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Astronomers find ‘surprise’ pulsar, ‘most important planet ever’ outside solar system

Astronomers find ‘surprise’ pulsar, ‘most important planet ever’ outside solar system
Space-watchers have a lot of news to digest after the discoveries of a new pulsar in a faraway galaxy. A Venus-like exoplanet was also spotted, a mere 39 light-years away, and a rocky dwarf planet in our own solar system.

NASA announced on Thursday that its Fermi space telescope has found a gamma-ray pulsar in another galaxy. Dubbed PSR J0540-6919, the rapidly spinning neutron star lies outside the Tarantula Nebula in the Large Magellanic Cloud, a galaxy about 163,000 light-years away.

“It's now clear that a single pulsar… is responsible for roughly half of the gamma-ray brightness we originally thought came from the nebula,” said Pierrick Martin, an astrophysicist at the National Center for Scientific Research (CNRS) in Toulouse, France, and lead researcher on the project. "That is a genuine surprise."

Pulsars are neutron stars, left over from supernova explosions. The rapidly spinning magnetic field of the extremely dense star core sends out beams of radio waves, visible light, X-rays and gamma rays. J0540 spins just under 20 times per second, according to data obtained by the Fermi probe.

Another rare characteristic of the J0540 is its age: The pulsar is roughly 1,700 years old, while most of the other 2,500 known pulsars ranged in age between 10,000 and hundreds of millions of years. Prior to the launch of the Fermi in 2008, only seven gamma-ray pulsars had been discovered. The mission has since found more than 160.

News about J0540 came on the heels of the announcements of two planetary discoveries much closer to home. Using an array of 40-meter telescopes at the Cerro-Tololo Inter-American Observatory in Chile, astronomers found a Venus-like planet a mere 39 light-years away.

The planet orbits Gliese 1132, an M-class red dwarf star in the Vela constellation. The star is only 21 percent the size of the sun, and emits only one-half a percent as much light, which enabled the astronomers to detect a planetary transit.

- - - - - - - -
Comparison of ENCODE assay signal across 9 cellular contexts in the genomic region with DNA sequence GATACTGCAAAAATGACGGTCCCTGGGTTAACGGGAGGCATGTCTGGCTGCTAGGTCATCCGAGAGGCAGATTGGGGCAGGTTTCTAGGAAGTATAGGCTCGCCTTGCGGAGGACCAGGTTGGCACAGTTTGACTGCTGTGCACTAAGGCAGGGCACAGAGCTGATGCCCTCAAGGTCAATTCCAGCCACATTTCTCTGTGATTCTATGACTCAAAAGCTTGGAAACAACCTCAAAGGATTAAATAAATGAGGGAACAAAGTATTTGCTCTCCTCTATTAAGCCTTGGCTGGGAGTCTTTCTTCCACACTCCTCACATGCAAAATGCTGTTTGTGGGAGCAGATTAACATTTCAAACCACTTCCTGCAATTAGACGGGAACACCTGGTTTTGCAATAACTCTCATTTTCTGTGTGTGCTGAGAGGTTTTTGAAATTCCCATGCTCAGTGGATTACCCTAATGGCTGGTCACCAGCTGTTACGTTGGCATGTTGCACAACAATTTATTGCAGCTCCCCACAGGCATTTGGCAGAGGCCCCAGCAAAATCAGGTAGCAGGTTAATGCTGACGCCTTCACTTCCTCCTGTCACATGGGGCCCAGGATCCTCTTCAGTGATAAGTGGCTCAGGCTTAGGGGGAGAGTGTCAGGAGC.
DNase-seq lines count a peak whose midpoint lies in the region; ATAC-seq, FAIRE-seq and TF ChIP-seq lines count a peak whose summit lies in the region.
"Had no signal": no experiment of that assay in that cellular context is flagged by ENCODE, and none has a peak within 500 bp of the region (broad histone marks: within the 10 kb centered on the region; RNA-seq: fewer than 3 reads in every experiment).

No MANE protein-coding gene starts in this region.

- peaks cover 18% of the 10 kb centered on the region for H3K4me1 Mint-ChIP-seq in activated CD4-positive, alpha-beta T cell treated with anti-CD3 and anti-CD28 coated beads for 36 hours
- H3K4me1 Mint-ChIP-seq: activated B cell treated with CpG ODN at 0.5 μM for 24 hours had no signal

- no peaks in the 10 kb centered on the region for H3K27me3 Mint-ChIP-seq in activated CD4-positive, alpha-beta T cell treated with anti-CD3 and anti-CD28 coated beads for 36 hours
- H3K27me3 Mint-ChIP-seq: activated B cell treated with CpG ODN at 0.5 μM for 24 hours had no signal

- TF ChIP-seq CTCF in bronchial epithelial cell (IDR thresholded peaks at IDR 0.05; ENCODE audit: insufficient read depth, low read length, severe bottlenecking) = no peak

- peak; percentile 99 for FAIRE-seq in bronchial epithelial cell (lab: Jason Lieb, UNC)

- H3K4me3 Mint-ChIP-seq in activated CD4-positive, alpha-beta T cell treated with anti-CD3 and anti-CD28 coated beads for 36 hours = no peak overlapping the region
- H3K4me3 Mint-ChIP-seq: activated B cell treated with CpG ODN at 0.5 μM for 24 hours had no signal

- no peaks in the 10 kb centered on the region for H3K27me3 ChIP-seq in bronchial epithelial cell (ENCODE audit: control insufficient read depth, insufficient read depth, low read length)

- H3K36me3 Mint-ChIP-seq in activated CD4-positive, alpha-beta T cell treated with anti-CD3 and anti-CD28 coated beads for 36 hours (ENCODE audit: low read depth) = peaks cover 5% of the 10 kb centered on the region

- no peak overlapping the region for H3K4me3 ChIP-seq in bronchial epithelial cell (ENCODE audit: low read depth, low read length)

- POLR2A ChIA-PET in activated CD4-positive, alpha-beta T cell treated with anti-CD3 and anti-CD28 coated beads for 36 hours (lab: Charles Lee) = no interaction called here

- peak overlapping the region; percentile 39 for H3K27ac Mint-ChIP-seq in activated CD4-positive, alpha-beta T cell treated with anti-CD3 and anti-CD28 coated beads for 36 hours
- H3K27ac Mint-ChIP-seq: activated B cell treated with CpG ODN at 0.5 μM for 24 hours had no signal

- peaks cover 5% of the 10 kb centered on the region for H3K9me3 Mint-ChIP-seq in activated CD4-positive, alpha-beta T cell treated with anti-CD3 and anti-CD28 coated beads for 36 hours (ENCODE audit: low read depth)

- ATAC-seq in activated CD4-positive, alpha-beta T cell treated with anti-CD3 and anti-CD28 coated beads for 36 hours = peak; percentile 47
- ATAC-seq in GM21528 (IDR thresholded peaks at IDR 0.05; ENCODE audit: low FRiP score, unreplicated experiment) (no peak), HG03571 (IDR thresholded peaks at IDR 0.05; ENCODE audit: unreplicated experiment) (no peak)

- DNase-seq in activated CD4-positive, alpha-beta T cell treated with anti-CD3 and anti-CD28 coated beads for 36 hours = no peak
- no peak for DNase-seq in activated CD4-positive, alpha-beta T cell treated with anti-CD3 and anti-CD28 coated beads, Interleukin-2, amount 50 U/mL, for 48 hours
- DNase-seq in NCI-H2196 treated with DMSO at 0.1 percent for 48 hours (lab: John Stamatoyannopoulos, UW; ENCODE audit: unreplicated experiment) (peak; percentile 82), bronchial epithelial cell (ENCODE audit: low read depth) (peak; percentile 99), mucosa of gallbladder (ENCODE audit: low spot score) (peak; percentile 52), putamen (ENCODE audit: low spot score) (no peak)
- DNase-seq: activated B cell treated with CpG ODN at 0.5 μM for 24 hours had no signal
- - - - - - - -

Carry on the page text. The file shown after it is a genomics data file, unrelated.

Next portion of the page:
According to the observations, GJ 1132b is only 1.2 times the mass of Earth, and appears to be a rocky world with an atmosphere. Writing in the journal Nature, scientists at the Massachusetts Institute of Technology have dubbed it the “closest Earth-sized exoplanet yet discovered.”

“GJ 1132b [is] arguably the most important planet ever found outside the solar system,” wrote Drake Deming, an astronomer at the University of Maryland, in a letter to Nature. He added that its proximity will “allow astronomers to study the planet with unprecedented fidelity.”

Another staggering discovery this week came from a terrestrial telescope high up on Hawaii’s dormant volcano Mauna Kea. A team of astronomers working at the Subaru telescope found an icy dwarf planet orbiting on the outer edge of our solar system.

An icy body 500-1000 km wide, the V774104 is 9.6 billion miles (15.4 billion kilometers) from the Sun.

"We can't explain these objects' orbits from what we know about the solar system," said Scott Sheppard from the Carnegie Institution for Science in Washington, DC, who announced the discovery at a meeting of the American Astronomical Society. The findings may require astronomers to re-examine the existing model of the solar system’s origins, he added.